Matters of faith are becoming more important to me as I get older. This isn’t the case for everyone of course, but it is happening to me. I was raised in a pretty liberal mainline denomination, drifted away in my later teenage years, spent most of my twenties either not thinking about such things at all, and only getting re-interested in the subject once I had small children and entered the ‘is this really all there is?’ phase of my life. I’m still investigating things and, being an compulsive reader, will probably continue to do so for quite a while. As we enter the Long Emergency, I think religion and spiritual matters in general will become more important in many people’s lives.
I’ve been reading a lot of interesting items online recently that for some reason seem to be coalescing into a common thread in my brain.
- Fellow Groovy Green contributor Miranda has an interesting post on our culture’s sense of entitlement, and how it’s furthering our destruction of the planet and leading to overconsumption of our non-renewable resources. On a personal scale, we buy into the incessant marketing of non-essential crap that we are programmed to think we ‘need’ to live the ‘good life’ and show others how hip and wealthy we are. On a macro-economic scale, nations are treating commodities in a similar way, with the additional twist that for them, it’s a zero-sum game. Regardless of whether you look at oil, grain, industrial metals, freshwater or other resources, there simply isn’t enough of anything to go around anymore, and the dominant economic nations of the world have embarked on a mad scramble to secure what they feel they ‘need’ to thrive. With the exception of Iraq, most of these activities are happening under the media radar so far; how long that will remain the case is anyone’s guess.
Winter is loosening it’s short-lived grip on Minnesota, and as such my reading list has switched from doom & gloom to food.
I’ve been on a Michael Pollan kick lately. I’m on the library wait list for “The Omnivore’s Dilemma,” and based on how fast my priority ranking changes, I should be able to read it next fall. Alas… In the meantime, I’ve been reading some of his earlier works. “Second Nature: A Gardener’s Education” is a collection of essays based around Pollan’s forays in gardening for the first time since childhood. “A Place of My Own” likewise covers his construction of a small writing studio from the viewpoint of an amateur. Both books are part philosophical explorations as much as narratives of his actions. Pollan is a great writer, and I can’t wait to get ahold of “Omnivore’s Dilemma,” which has been highly praised here and elsewhere in the blogosphere.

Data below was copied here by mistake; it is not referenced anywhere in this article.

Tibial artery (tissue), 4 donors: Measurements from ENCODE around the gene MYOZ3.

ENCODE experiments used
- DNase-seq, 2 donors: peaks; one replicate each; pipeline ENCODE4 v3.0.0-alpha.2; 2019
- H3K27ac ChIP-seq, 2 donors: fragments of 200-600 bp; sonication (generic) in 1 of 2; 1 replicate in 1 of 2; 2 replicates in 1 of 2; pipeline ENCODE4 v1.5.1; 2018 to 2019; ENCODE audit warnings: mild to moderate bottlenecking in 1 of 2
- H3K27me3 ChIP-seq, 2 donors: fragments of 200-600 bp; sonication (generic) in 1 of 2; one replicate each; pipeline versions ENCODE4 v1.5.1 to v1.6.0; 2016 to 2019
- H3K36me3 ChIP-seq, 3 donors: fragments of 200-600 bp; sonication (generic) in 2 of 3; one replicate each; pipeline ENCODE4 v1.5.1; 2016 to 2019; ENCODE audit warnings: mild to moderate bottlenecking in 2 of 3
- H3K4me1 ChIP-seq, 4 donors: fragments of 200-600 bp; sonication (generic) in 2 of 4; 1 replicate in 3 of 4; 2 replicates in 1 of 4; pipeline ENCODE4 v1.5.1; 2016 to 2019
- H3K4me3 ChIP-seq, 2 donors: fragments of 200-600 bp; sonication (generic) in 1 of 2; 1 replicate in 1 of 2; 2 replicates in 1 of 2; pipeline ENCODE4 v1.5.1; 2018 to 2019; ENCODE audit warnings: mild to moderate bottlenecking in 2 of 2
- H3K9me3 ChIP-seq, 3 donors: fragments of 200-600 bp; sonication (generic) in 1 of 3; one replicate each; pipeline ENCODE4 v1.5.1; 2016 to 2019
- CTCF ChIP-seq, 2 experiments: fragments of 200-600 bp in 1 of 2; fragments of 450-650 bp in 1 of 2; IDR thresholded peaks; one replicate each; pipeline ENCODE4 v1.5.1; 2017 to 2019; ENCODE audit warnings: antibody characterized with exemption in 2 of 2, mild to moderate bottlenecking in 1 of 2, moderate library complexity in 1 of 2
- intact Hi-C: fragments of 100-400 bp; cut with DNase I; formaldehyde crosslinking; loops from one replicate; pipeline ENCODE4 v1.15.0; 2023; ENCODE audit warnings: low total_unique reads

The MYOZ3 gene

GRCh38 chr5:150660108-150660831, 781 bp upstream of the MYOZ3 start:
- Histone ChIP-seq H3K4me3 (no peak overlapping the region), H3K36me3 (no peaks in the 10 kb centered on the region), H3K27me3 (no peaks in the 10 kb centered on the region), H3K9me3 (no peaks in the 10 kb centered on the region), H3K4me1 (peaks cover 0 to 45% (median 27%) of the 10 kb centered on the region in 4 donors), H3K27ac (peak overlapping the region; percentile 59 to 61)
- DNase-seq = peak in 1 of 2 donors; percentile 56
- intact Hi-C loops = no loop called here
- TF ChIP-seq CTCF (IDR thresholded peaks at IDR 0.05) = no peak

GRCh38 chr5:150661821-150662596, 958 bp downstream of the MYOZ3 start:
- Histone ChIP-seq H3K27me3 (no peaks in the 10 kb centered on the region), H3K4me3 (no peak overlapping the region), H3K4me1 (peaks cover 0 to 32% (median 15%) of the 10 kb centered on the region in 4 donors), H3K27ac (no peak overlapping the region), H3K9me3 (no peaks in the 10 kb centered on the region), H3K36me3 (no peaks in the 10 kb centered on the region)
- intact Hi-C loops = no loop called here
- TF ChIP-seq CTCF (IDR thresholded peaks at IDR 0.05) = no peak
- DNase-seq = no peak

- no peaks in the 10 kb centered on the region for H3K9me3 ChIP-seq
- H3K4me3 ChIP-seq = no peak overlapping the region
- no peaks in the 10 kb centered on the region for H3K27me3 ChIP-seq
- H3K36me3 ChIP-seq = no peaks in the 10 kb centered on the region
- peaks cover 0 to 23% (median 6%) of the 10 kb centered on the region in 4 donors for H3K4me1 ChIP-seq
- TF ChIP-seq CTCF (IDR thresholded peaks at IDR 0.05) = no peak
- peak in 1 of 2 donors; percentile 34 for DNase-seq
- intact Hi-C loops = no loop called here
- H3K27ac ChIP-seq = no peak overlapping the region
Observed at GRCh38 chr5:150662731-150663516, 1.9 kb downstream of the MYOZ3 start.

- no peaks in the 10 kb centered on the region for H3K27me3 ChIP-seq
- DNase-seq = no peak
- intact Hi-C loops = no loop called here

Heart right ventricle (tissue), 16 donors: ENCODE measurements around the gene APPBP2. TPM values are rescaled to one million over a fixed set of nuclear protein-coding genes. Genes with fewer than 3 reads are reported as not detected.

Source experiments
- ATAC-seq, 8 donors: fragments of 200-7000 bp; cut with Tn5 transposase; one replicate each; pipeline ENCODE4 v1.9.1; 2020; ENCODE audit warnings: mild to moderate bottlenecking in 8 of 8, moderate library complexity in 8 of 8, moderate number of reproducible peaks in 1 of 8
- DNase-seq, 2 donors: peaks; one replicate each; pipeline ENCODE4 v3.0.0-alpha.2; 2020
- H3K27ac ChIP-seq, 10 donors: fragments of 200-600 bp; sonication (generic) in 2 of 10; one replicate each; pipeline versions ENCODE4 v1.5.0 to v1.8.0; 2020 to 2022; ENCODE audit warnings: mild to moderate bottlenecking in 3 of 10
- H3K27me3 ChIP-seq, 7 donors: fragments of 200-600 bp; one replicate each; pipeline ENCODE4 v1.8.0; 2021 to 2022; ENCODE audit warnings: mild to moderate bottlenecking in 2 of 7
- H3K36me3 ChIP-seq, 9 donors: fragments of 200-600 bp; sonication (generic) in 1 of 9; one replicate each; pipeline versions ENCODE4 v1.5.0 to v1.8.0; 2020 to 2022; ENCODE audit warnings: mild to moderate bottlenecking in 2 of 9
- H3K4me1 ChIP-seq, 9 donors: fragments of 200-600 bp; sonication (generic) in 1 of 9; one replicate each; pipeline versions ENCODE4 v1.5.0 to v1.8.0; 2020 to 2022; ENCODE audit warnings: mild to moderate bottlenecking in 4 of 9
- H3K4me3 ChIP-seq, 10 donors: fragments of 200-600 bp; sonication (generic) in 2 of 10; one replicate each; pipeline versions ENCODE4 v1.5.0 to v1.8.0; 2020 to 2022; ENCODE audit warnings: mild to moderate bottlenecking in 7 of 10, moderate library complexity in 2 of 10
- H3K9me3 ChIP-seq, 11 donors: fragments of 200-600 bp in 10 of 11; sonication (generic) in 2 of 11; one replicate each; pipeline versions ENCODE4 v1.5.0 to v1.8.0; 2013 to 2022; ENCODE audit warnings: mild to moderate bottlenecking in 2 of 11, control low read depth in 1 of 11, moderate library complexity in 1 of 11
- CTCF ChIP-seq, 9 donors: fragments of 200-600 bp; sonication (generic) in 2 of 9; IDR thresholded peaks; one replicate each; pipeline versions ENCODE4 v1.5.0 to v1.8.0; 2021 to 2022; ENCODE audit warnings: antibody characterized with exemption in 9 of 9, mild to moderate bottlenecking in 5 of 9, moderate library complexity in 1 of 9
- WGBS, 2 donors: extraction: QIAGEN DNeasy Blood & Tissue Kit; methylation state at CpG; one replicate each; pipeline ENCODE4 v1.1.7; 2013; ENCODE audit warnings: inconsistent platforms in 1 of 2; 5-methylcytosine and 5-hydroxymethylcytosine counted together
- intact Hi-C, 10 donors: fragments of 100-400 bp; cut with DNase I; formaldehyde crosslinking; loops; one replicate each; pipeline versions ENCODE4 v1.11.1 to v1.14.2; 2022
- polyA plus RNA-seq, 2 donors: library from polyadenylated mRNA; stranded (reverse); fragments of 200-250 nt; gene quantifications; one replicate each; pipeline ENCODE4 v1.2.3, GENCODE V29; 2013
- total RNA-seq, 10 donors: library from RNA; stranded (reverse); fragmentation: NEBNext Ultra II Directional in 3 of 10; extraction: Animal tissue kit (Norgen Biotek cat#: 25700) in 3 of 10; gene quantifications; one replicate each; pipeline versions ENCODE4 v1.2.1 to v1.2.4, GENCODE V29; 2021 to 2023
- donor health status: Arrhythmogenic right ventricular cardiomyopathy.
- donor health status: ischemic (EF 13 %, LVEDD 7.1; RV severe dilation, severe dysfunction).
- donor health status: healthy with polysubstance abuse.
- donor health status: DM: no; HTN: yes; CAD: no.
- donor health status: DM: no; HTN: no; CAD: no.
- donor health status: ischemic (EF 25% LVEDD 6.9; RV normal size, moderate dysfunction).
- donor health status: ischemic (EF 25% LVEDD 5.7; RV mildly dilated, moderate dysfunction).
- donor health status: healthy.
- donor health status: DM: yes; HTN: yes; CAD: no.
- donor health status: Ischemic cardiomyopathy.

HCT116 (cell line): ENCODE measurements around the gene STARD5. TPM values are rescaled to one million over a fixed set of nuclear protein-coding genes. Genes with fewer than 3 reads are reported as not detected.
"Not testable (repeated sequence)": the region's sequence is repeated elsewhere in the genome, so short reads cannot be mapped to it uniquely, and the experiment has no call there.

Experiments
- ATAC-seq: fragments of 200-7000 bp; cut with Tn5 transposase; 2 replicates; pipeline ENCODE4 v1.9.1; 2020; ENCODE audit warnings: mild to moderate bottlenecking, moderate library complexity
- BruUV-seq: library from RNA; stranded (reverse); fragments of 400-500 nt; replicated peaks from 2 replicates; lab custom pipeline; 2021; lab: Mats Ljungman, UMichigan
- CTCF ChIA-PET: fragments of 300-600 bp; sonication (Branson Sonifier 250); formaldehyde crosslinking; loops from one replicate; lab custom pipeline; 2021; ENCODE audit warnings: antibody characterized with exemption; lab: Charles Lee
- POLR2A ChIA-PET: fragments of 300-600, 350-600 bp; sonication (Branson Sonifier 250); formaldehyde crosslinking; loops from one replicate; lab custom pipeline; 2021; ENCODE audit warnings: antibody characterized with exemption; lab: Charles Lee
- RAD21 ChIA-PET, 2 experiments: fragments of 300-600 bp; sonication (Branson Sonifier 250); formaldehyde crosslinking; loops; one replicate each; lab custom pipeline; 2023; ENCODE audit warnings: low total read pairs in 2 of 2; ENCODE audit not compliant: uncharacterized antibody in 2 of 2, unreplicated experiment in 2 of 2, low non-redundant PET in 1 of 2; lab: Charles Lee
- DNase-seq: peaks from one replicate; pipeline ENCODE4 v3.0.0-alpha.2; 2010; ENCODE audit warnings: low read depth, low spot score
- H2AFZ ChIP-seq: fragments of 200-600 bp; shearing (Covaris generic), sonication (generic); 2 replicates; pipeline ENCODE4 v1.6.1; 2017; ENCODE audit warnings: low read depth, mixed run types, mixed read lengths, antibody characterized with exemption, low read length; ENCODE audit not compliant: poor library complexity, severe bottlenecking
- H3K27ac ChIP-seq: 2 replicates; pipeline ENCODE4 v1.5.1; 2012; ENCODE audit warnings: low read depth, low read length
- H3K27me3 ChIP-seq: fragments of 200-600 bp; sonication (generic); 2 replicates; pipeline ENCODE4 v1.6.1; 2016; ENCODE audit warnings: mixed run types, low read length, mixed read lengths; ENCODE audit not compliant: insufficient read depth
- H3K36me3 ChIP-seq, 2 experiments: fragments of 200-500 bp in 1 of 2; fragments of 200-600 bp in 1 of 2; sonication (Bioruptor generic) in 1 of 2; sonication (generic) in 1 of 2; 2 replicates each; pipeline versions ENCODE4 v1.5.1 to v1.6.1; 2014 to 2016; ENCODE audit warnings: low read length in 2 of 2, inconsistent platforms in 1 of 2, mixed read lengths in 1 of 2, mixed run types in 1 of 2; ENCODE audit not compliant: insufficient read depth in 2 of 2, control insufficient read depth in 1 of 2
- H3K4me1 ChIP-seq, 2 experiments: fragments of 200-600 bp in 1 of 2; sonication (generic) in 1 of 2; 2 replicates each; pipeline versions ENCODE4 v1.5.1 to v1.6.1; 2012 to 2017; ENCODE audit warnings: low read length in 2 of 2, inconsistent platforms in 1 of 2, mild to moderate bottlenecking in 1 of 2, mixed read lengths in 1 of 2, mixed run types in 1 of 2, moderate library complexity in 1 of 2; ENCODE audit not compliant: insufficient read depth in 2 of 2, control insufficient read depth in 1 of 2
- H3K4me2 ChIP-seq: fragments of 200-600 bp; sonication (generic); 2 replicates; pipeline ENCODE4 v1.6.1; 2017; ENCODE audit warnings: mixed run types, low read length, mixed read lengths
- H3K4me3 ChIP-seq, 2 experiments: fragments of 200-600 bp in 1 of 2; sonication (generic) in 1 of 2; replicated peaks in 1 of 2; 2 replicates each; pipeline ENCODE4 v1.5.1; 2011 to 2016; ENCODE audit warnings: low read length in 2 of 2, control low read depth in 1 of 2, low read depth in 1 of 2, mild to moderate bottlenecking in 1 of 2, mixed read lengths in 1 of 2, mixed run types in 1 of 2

Having read “Nourishing Tradtions” again recently, and done more research on modern food, I’ve been curious to learn more about what exactly goes into the foods we take for granted and eat everyday. “The Crazy Makers: How the Food Industry is Destroying Our Brains and Harming Our Children” bills itself as the “Silent Spring” for food additives. I’ve only just gotten into this book, but the author, Carol Simontacchi, lays out a comprehensive argument about how over-processed foods and chemical additives are having a negative effect on both our overall health and the development of small children. The book covers the usual suspects, MSG, High Fructose Corn Syrup, Aspartame, etc. It seems to agree with the information the Weston A. Price Foundation supports, and as such I have high hopes for the rest of the book. More on this in a later post.